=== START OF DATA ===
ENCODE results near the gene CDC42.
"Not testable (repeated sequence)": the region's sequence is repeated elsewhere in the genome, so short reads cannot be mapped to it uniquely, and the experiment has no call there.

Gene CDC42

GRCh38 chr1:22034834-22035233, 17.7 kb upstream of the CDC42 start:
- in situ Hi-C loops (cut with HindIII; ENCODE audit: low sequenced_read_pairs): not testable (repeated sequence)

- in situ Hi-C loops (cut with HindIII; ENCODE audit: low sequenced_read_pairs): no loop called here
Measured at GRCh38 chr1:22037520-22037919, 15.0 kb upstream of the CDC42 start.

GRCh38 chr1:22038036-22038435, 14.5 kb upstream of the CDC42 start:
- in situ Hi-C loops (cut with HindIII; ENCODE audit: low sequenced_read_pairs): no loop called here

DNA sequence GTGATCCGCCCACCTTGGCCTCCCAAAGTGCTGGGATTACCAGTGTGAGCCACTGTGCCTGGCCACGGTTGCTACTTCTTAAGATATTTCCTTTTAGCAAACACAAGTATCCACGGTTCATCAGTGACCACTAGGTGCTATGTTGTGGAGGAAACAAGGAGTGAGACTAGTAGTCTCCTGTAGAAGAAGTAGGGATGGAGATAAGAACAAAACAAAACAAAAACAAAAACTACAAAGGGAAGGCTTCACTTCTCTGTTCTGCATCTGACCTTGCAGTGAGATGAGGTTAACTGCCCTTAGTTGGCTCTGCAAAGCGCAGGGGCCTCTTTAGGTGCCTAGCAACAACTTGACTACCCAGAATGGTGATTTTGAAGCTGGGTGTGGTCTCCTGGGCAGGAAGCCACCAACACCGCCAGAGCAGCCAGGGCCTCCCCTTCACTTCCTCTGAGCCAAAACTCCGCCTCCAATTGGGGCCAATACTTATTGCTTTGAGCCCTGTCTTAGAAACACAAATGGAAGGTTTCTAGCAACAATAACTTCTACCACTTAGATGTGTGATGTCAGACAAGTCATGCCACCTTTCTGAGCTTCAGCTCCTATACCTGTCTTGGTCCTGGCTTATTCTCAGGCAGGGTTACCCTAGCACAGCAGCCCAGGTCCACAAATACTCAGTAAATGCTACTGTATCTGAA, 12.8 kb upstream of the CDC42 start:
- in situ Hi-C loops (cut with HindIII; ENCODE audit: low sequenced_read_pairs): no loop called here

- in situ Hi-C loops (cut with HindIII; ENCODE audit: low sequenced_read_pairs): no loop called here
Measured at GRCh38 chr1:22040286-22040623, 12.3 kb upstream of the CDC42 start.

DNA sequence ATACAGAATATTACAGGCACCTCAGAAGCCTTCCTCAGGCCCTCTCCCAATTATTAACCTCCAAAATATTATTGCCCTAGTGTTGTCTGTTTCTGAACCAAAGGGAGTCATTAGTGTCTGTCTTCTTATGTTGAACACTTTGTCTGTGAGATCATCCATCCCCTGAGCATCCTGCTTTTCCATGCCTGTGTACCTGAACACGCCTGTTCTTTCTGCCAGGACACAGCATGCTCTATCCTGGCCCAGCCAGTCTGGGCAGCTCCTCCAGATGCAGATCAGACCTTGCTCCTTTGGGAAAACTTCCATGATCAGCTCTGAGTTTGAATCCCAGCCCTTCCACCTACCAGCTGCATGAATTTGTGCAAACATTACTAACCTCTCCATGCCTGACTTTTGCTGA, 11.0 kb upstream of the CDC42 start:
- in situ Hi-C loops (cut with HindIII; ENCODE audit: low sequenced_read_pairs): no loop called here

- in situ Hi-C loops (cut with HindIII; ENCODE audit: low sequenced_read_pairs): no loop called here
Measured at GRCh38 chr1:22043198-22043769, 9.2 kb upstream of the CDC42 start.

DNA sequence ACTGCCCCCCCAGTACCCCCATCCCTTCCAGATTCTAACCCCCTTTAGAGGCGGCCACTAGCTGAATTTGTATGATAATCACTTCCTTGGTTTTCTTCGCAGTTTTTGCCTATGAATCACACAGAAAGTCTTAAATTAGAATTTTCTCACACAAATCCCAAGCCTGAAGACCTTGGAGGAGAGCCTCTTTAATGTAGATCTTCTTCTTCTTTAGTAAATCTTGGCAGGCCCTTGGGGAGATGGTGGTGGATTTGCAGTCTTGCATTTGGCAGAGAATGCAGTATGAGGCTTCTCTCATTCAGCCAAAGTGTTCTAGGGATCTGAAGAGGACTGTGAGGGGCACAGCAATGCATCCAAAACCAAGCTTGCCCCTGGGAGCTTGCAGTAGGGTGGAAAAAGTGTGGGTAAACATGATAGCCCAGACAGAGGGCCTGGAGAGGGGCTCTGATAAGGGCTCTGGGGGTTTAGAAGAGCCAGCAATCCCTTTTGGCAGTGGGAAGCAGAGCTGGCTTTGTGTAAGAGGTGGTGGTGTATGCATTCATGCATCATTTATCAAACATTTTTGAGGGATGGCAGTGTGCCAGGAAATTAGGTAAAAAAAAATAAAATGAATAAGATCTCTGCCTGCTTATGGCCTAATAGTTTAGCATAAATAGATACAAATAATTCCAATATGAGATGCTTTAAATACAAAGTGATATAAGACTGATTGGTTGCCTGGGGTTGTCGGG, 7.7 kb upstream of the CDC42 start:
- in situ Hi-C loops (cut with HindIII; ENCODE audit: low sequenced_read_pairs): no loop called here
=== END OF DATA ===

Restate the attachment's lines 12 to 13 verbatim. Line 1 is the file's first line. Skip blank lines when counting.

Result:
- in situ Hi-C loops (cut with HindIII; ENCODE audit: low sequenced_read_pairs): no loop called here
Measured at GRCh38 chr1:22040286-22040623, 12.3 kb upstream of the CDC42 start.